Escher’s mathematical art was all the more remarkable because he had no formal training in mathematics

Last month, Robert Lawrence Kuhn interviewed eminent British mathematical physicist Sir Roger Penrose on a number of topics, including the influence of surrealist artist M. C. Escher (December 9, 2022/32:00 min). Here is a transcribed selection from the second part of the discussion in Part 1 above*, beginning around the 12-minute mark, with some notes: Robert Lawrence Kuhn: We talked about the impossible Penrose triangle which really opens up another area of your life in terms of visual representations of remarkable things. Penrose tiling really new ways of thing of seeing visual representation of fiery fundamental geometric and algebraic transformations and things. But what I wanted to ask you is, as youdeveloped that you had this interaction with the artist Read More ›

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the drawings from the ceiling of Altamira cave in Santillana Del Mar, Cantabria, Spain

Do Cave Paintings From 20,000 Years Ago Show Symbolic Writing?

In an article in the Cambridge Archeological Journal, researchers say they’ve deciphered the dots and Y’s among the animal paintings

London-based wood carving conservator Ben Bacon has, with academic colleagues, shaken up Ice Age paleontology by demonstrating that the marks on the 20,000-year-old cave paintings of animals found across Europe could be interpreted as a lunar calendar timing their reproductive cycles: Prof Paul Pettitt, of Durham University, said he was “glad he took it seriously” when Mr Bacon contacted him. “The results show that Ice Age hunter-gatherers were the first to use a systemic calendar and marks to record information about major ecological events within that calendar.” News, “Londoner solves 20,000-year Ice Age drawings mystery” at BBC (January 5, 2023) The paper is open access. Bacon had spent many hours both on the internet and in the British Library, studying Read More ›

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fantasy robot wedding couple

Orville Episode 10: You’ve Heard of Saving the Best for Last?

Well, decide for yourself if you think that’s what the writers did. Some of us would describe it in other terms

Episode 10 fails for many reasons, but it’s not the kind of terrible where the episode is so bad you can throw your head back and laugh. Not only is it bad; it’s boring. Mixed up scenes, clunky dialog, and pretentious diatribes spread through the story. The story opens with Moclans Bortus and Klyden renewing their vows. Apparently, the all-male Moclans have a ritual where they essentially run naked through the forest until the “dominate male” catches the “submissive male” and . . . I’ll let you use your imagination. This scene is painful to watch. Two overweight men shamble through the woods in G-strings and the viewer is subjected to every horrendous second. I’m sure you’re wondering, “what kind Read More ›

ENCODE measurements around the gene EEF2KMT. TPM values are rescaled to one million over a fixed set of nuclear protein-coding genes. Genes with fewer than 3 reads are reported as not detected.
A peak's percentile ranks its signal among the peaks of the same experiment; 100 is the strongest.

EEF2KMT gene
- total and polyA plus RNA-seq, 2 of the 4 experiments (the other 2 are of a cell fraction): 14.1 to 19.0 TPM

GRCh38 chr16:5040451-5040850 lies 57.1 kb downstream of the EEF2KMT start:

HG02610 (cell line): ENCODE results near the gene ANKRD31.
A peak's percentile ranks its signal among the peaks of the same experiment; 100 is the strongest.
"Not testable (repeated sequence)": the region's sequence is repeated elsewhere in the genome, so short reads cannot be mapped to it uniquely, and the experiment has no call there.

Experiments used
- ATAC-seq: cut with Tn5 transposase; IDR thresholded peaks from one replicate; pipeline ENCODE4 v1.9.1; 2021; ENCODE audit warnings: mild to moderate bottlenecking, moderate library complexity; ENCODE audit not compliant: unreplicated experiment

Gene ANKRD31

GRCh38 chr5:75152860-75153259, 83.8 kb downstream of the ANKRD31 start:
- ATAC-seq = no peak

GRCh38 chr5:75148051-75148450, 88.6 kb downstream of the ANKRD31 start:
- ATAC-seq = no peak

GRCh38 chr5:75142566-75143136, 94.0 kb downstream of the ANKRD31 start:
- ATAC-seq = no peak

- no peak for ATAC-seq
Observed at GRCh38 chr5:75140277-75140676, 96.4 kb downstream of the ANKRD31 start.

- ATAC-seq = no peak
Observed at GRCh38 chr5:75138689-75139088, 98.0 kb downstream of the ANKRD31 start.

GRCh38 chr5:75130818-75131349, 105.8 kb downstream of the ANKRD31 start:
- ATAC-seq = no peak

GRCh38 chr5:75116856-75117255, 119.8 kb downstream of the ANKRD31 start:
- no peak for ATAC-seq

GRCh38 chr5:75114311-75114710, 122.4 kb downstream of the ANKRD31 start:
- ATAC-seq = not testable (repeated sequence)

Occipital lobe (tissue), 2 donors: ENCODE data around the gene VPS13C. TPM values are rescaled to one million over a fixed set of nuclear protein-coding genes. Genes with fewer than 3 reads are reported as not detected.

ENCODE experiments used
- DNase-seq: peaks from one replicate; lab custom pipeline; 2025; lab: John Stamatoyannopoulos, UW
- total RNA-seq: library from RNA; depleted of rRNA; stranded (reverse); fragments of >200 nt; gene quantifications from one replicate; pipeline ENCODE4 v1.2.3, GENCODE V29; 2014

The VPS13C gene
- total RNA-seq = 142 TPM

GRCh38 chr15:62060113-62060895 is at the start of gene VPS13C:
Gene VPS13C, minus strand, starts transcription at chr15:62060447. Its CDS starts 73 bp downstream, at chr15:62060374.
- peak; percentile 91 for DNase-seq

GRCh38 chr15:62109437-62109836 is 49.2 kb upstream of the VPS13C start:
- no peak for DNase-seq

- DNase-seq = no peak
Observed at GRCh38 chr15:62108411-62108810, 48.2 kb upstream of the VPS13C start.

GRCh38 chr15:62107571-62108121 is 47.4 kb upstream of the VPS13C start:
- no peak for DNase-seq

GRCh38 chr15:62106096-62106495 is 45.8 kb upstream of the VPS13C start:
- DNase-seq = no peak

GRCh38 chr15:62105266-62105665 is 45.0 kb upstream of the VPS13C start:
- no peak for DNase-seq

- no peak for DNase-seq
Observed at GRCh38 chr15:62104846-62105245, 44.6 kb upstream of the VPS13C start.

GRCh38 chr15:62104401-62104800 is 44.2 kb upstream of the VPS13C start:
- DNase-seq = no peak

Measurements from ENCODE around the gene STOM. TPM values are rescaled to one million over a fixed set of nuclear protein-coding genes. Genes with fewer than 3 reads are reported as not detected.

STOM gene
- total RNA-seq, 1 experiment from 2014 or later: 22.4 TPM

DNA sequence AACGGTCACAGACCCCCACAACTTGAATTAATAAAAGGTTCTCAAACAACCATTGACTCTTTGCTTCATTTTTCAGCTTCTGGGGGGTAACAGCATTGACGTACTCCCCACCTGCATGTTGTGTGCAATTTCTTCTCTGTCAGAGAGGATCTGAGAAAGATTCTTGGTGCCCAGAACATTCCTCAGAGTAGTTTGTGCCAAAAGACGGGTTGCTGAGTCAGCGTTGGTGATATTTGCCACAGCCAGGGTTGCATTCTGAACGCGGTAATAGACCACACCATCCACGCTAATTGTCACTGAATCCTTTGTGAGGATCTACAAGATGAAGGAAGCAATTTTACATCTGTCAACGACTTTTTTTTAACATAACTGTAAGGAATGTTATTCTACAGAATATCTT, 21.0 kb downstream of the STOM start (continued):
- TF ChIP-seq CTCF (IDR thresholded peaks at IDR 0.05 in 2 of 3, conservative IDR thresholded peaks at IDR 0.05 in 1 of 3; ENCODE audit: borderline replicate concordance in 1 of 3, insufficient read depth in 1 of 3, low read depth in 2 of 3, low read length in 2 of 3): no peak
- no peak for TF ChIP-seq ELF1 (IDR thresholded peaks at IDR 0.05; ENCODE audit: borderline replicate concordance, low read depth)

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Aerial view of Frankenstein Castle in southern Hesse, Germany

The Prophecies of Mary Shelley’s Frankenstein

Andrew Klavan explores the world of the Romantics in new book and finds special insight in Shelley’s classic horror story

Andrew Klavan, acclaimed novelist and host of the Andrew Klavan Show at the Daily Wire, wrote a book about his profound encounters with the Romantics of the 19th century, called The Truth and Beauty: How the Lives and Works of England’s Greatest Poets Point the Way to a Deeper Understanding of the Words of Jesus. The Romantics include literary figures like Samuel Taylor Coleridge, William Wordsworth, and John Keats. While it’s common to highlight the Romantics’ veneration of nature, they were also living in the throes of the Enlightenment, in which atheistic materialism was becoming a minority alternative to theism. Klavan writes, “The wonderful success of science at explaining the material world threatens to create in scientists a bias towards Read More ›

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mini robot work

Can a Chatbot Tell Jokes. Yes, If They Are Stale

As chatbots sort through the vast mass of online information for appropriate responses to questions, jokes were bound to come up

Corinne Purtill reported a year ago at Time Magazine on Jon the Robot, a chatbot that was programmed to learn to tell stand-up comedy jokes: An experiment billed as a comedy act, Jon is the brainchild of Naomi Fitter, an assistant professor in the School of Mechanical, Industrial and Manufacturing Engineering at Oregon State University. The tiny android performs when a handler (who must also hold the mic) presses a button, then tells the same jokes in the same order, like a grizzled veteran comic at a down-market Vegas casino. Corinne Purtill, “Artificial Intelligence Can Now Craft Original Jokes—And That’s No Laughing Matter” at Time 2030 (January 4, 2022) But the robot’s act is more human than it might first Read More ›